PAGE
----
Calcitonin Gene-Related Peptide Receptor Antagonists/administration & dosage , Migraine Disorders/prevention & control , Piperidines/administration & dosage , Pyridines/administration & dosage , Pyrroles/administration & dosage , Spiro Compounds/administration & dosage , Adolescent , Adult , Aged , Calcitonin Gene-Related Peptide Receptor Antagonists/adverse effects , Calcitonin Gene-Related Peptide Receptor Antagonists/therapeutic use , Constipation/chemically induced , Dose-Response Relationship, Drug , Double-Blind Method , Female , Humans , Intention to Treat Analysis , Male , Middle Aged , Nausea/chemically induced , Piperidines/adverse effects , Piperidines/therapeutic use , Pyridines/adverse effects , Pyridines/therapeutic use , Pyrroles/adverse effects , Pyrroles/therapeutic use , Spiro Compounds/adverse effects , Spiro Compounds/therapeutic use , Young Adult
6.
Expert Rev Hematol ; 14(9): 819-830, 2021 09.
Article in English | MEDLINE | ID: covidwho-1349725

ABSTRACT

INTRODUCTION: Ibrutinib is a highly effective drug for patients with chronic lymphocytic leukemia (CLL), and is well tolerated even by older patients and those unfit to receive conventional immuno-chemotherapy. AREAS COVERED: The occurrence of adverse events was revealed as a major cause of ibrutinib failure in the real-world. Ibrutinib-induced lymphocytosis carries the risk of an untimely interruption of therapy because it may be misinterpreted as disease progression. In addition, drug interactions can worsen ibrutinib-associated toxicities by increasing the plasma concentration of ibrutinib. In this review, we present a case of major hemorrhage and atrial fibrillation (AF) during ibrutinib use and summarize the adverse events associated with ibrutinib. Furthermore, the practical management of ibrutinib-associated toxicities was covered with reference to a drug interaction mechanism. EXPERT OPINION: Clinicians should examine the prescribed drugs prior to ibrutinib initiation and carefully monitor toxicities while taking ibrutinib. A reduced dose of ibrutinib with the concurrent use of CYP3A inhibitors such as antifungal agents could be an attractive strategy to reduce toxicities and may confer financial benefits. Reducing unexpected toxicities is as significant as achieving treatment response in the era of life-long therapy with ibrutinib in patients with CLL.


Subject(s)
Adenine/analogs & derivatives , Leukemia, Lymphocytic, Chronic, B-Cell/drug therapy , Piperidines/therapeutic use , Protein Kinase Inhibitors/therapeutic use , Adenine/adverse effects , Adenine/pharmacology , Adenine/therapeutic use , Aged , COVID-19/complications , Disease Management , Drug Interactions , Drug-Related Side Effects and Adverse Reactions/etiology , Drug-Related Side Effects and Adverse Reactions/therapy , Humans , Leukemia, Lymphocytic, Chronic, B-Cell/complications , Male , Piperidines/adverse effects , Piperidines/pharmacology , Protein Kinase Inhibitors/adverse effects , Protein Kinase Inhibitors/pharmacology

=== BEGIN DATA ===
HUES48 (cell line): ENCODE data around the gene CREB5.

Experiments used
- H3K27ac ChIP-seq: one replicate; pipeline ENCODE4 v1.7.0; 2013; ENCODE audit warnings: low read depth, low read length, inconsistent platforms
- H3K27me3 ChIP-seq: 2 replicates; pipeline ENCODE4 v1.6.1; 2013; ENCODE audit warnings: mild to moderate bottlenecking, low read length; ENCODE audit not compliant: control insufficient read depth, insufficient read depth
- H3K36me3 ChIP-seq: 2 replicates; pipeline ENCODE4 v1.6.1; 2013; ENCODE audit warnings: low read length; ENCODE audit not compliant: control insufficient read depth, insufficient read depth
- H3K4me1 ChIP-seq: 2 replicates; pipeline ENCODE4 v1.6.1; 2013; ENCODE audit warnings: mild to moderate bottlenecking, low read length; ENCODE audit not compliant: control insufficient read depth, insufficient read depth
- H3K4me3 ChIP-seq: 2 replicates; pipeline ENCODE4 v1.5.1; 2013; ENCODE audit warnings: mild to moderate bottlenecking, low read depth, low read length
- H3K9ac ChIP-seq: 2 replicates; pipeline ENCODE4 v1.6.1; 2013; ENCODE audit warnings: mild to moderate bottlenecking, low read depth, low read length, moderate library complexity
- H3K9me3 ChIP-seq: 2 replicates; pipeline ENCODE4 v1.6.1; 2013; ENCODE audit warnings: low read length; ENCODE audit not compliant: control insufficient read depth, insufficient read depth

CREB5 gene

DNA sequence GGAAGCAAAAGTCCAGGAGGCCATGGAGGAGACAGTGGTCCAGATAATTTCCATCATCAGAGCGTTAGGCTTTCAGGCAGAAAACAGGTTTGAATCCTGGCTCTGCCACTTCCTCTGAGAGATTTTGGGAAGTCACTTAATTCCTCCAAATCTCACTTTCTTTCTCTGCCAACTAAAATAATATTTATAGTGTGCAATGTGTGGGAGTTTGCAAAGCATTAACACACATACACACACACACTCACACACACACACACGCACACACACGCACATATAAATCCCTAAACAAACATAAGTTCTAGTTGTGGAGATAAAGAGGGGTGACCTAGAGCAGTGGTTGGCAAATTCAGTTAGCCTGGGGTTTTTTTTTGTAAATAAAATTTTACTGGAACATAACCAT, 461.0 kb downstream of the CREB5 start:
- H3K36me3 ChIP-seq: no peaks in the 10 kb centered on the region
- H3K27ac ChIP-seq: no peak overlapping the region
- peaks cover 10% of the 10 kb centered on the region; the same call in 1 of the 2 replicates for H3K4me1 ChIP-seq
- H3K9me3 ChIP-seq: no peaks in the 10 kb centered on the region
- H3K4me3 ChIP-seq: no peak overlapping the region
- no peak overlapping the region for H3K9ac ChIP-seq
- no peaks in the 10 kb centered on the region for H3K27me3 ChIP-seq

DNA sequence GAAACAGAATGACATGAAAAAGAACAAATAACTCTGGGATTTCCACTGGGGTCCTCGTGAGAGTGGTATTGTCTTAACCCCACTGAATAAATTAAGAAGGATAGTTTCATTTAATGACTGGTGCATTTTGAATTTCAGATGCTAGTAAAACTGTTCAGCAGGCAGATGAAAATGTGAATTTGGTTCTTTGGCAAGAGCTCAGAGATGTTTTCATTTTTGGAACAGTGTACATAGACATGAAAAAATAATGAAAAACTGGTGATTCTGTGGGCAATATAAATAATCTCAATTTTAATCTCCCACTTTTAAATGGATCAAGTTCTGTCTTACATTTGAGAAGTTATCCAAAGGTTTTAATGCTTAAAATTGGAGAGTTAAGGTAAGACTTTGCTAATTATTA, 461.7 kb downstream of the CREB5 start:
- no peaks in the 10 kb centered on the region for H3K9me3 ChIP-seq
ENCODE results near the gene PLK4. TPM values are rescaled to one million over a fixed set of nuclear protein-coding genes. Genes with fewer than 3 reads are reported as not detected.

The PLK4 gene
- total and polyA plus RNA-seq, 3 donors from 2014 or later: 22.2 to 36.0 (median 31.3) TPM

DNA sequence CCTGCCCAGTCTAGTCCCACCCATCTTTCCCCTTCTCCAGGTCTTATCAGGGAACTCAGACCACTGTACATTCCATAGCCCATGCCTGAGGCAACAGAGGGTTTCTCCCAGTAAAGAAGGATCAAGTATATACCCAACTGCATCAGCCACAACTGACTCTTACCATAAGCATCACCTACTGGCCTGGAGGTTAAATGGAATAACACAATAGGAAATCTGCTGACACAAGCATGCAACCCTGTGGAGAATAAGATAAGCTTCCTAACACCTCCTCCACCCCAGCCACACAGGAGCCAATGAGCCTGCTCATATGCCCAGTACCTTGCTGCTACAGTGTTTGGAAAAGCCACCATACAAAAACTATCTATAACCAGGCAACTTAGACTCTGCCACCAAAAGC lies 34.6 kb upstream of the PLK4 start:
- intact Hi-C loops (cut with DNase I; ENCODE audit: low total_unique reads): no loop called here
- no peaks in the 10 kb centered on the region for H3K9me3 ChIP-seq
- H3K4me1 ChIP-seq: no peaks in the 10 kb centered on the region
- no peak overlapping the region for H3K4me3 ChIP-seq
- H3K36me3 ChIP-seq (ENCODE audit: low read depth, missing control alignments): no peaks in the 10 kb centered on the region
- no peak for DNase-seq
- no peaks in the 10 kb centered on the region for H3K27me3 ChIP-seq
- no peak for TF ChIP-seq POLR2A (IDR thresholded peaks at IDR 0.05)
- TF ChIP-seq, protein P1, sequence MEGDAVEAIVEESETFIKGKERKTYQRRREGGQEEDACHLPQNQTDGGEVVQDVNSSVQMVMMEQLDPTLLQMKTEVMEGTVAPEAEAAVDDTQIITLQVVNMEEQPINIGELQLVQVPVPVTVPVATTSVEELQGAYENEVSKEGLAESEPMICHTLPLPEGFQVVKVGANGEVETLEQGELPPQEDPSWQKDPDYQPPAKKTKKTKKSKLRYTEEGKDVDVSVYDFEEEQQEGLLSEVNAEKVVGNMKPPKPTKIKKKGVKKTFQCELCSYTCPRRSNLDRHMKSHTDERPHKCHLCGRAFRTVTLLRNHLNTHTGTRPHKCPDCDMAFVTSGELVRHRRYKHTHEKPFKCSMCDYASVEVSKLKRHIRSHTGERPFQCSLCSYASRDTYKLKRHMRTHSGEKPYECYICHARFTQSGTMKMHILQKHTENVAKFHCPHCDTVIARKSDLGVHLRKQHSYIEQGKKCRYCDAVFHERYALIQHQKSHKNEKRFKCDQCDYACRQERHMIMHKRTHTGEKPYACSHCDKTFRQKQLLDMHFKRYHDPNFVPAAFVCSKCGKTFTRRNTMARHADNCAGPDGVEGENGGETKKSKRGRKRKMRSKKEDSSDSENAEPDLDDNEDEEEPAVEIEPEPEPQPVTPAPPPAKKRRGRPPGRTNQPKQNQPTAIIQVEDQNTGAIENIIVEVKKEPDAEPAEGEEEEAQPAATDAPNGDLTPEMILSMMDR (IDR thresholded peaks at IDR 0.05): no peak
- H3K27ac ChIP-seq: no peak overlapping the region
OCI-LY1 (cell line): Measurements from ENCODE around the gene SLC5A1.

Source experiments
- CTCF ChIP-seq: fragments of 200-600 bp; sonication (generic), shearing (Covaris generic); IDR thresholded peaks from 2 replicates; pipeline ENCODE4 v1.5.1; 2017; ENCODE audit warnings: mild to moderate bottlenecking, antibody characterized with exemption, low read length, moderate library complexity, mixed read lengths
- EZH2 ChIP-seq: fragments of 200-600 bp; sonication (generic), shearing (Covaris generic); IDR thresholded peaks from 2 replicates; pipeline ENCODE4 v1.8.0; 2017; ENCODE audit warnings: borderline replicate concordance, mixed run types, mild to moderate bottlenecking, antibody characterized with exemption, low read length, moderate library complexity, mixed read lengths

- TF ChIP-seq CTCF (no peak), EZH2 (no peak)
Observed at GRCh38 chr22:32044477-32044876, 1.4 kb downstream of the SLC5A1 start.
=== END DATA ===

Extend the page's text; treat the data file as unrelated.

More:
7.
Clin Transl Sci ; 14(6): 2556-2565, 2021 11.
Article in English | MEDLINE | ID: covidwho-1328998

ABSTRACT

Nezulcitinib (TD-0903), a lung-selective pan-Janus-associated kinase (JAK) inhibitor designed for inhaled delivery, is under development for treatment of acute lung injury associated with coronavirus disease 2019 (COVID-19). This two-part, double-blind, randomized, placebo-controlled, single ascending dose (part A) and multiple ascending dose (part B) phase I study evaluated the safety, tolerability, and pharmacokinetics (PK) of nezulcitinib in healthy participants. Part A included three cohorts randomized 6:2 to receive a single inhaled dose of nezulcitinib (1, 3, or 10 mg) or matching placebo. Part B included three cohorts randomized 8:2 to receive inhaled nezulcitinib (1, 3, or 10 mg) or matching placebo for 7 days. The primary outcome was nezulcitinib safety and tolerability assessed from treatment-emergent adverse events (TEAEs). The secondary outcome was nezulcitinib PK. All participants completed the study. All TEAEs were mild or moderate in severity, and none led to treatment discontinuation. Overall (area under the plasma concentration-time curve) and peak (maximal plasma concentration) plasma exposures of nezulcitinib were low and increased in a dose-proportional manner from 1 to 10 mg in both parts, with no suggestion of clinically meaningful drug accumulation. Maximal plasma exposures were below levels expected to result in systemic target engagement, consistent with a lung-selective profile. No reductions in natural killer cell counts were observed, consistent with the lack of a systemic pharmacological effect and the observed PK. In summary, single and multiple doses of inhaled nezulcitinib at 1, 3, and 10 mg were well-tolerated in healthy participants, with dose-proportional PK supporting once-daily administration.


Subject(s)